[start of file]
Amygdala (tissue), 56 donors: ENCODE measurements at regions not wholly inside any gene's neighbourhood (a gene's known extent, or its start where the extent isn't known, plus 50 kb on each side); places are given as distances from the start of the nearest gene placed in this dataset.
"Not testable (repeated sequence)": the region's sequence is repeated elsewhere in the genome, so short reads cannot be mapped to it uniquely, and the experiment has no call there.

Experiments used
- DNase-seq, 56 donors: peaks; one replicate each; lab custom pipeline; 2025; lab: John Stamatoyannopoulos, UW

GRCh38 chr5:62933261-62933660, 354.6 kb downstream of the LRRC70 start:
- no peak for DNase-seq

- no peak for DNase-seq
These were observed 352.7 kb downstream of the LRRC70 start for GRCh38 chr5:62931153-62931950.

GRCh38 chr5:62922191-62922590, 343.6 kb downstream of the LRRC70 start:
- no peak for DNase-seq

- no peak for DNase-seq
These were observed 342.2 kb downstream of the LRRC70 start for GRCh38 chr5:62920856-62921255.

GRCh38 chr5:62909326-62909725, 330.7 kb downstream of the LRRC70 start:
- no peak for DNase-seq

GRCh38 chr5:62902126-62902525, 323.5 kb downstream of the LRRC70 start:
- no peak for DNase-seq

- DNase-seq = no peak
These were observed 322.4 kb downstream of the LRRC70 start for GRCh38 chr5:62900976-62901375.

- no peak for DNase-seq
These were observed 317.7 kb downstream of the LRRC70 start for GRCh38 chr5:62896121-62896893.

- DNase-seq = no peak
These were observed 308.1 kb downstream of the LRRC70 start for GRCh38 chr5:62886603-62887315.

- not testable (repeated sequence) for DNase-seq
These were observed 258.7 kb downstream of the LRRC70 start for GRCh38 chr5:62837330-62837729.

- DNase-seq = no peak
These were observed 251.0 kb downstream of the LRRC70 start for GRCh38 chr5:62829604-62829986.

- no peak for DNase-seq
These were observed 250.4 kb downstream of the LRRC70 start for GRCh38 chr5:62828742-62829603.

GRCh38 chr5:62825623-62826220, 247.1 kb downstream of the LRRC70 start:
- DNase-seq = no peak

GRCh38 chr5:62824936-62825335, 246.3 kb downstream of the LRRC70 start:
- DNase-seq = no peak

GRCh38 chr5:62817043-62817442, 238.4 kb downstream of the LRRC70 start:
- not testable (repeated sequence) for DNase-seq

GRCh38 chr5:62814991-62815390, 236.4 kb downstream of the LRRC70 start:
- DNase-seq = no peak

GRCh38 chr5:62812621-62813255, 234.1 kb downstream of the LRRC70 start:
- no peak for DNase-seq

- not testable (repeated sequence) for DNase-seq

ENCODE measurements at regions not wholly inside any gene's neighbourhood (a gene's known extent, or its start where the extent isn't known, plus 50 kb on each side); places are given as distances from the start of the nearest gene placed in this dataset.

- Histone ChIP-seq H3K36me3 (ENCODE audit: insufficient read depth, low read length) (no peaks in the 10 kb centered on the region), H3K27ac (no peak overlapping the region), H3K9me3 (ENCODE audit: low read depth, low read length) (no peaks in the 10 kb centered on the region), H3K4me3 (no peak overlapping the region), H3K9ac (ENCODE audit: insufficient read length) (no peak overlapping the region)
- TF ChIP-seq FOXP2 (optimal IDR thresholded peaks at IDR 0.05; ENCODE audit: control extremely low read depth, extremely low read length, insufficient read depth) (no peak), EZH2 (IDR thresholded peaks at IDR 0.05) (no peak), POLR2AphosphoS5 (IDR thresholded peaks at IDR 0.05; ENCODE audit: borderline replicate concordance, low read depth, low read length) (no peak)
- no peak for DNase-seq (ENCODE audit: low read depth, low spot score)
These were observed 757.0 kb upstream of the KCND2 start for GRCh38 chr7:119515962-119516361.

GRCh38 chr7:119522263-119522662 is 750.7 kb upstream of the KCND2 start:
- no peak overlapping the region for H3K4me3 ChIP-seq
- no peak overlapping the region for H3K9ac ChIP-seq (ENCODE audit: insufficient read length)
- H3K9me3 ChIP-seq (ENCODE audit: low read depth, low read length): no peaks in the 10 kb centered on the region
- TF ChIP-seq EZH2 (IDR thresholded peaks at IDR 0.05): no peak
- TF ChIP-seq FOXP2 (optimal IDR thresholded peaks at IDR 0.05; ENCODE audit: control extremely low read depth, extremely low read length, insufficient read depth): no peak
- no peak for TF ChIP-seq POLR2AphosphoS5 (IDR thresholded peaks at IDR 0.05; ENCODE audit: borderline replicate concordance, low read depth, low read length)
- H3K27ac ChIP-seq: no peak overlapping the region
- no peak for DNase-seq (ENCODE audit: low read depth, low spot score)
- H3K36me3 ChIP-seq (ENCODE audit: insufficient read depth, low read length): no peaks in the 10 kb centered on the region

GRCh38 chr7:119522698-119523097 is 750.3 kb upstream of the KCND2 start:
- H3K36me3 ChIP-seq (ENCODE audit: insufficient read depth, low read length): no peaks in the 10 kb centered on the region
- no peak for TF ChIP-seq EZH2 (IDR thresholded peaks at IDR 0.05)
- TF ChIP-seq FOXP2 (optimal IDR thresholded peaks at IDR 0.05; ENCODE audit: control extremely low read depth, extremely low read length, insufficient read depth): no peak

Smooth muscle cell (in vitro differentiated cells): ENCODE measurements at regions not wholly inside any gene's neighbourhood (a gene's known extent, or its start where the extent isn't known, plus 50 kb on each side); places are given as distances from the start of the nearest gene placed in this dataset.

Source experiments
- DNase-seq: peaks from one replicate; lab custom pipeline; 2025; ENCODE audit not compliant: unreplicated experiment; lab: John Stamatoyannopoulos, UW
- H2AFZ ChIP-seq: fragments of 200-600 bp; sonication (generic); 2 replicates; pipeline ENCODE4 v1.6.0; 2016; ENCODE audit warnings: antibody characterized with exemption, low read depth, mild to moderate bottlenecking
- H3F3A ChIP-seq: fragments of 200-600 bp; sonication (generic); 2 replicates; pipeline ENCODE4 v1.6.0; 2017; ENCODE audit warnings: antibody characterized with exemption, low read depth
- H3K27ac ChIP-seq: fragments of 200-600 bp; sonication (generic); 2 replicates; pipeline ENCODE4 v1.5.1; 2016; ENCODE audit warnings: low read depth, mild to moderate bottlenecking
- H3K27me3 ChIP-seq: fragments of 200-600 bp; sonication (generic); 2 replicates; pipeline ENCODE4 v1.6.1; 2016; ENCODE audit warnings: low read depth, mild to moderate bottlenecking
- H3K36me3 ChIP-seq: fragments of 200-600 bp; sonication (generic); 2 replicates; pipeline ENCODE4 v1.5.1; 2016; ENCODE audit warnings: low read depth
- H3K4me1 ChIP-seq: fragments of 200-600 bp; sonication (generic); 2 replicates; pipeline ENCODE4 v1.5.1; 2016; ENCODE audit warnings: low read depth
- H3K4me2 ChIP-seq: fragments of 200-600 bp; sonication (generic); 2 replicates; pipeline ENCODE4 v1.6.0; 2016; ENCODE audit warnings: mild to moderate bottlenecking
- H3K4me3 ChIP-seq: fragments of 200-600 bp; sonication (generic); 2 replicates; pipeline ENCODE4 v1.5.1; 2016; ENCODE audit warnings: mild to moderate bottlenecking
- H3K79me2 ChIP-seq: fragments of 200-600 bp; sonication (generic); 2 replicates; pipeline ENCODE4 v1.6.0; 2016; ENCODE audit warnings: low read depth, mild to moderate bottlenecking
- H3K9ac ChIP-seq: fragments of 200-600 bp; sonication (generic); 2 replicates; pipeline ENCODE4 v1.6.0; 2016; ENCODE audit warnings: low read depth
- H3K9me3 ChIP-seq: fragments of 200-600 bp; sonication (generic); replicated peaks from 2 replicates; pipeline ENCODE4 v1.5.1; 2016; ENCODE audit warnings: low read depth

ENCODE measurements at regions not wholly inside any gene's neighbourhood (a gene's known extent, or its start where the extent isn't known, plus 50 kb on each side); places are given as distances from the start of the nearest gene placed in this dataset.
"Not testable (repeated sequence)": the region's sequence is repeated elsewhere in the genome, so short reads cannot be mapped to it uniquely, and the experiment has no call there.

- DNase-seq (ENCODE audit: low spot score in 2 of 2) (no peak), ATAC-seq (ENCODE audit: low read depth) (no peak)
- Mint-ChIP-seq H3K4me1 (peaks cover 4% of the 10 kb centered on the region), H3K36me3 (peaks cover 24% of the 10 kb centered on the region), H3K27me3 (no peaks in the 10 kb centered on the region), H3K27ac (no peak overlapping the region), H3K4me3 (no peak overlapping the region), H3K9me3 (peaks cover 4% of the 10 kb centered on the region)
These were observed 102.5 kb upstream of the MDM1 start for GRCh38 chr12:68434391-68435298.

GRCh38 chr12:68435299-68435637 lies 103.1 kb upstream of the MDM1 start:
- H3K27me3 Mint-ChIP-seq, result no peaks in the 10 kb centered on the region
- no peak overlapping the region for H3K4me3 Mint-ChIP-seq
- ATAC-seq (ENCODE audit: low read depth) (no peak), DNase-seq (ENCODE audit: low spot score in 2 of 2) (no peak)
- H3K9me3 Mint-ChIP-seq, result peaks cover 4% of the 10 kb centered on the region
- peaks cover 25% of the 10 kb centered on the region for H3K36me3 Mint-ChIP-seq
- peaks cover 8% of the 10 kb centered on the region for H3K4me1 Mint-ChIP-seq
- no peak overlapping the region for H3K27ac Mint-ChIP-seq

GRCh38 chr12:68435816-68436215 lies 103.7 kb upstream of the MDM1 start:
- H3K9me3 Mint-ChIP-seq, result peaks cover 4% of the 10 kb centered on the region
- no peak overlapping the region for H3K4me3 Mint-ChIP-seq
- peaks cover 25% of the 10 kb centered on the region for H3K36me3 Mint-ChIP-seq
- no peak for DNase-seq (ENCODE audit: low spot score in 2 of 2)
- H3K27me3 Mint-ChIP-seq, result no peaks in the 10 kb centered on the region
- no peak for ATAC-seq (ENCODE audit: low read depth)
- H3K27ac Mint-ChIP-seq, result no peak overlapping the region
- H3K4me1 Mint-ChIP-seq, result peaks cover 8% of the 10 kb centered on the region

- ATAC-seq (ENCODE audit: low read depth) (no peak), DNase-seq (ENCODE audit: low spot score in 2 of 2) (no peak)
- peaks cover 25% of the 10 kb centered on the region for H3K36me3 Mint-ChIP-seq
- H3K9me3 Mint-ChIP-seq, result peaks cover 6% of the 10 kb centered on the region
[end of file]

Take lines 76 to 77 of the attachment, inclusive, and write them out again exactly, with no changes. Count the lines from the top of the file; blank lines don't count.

- Mint-ChIP-seq H3K4me1 (peaks cover 4% of the 10 kb centered on the region), H3K36me3 (peaks cover 24% of the 10 kb centered on the region), H3K27me3 (no peaks in the 10 kb centered on the region), H3K27ac (no peak overlapping the region), H3K4me3 (no peak overlapping the region), H3K9me3 (peaks cover 4% of the 10 kb centered on the region)
These were observed 102.5 kb upstream of the MDM1 start for GRCh38 chr12:68434391-68435298.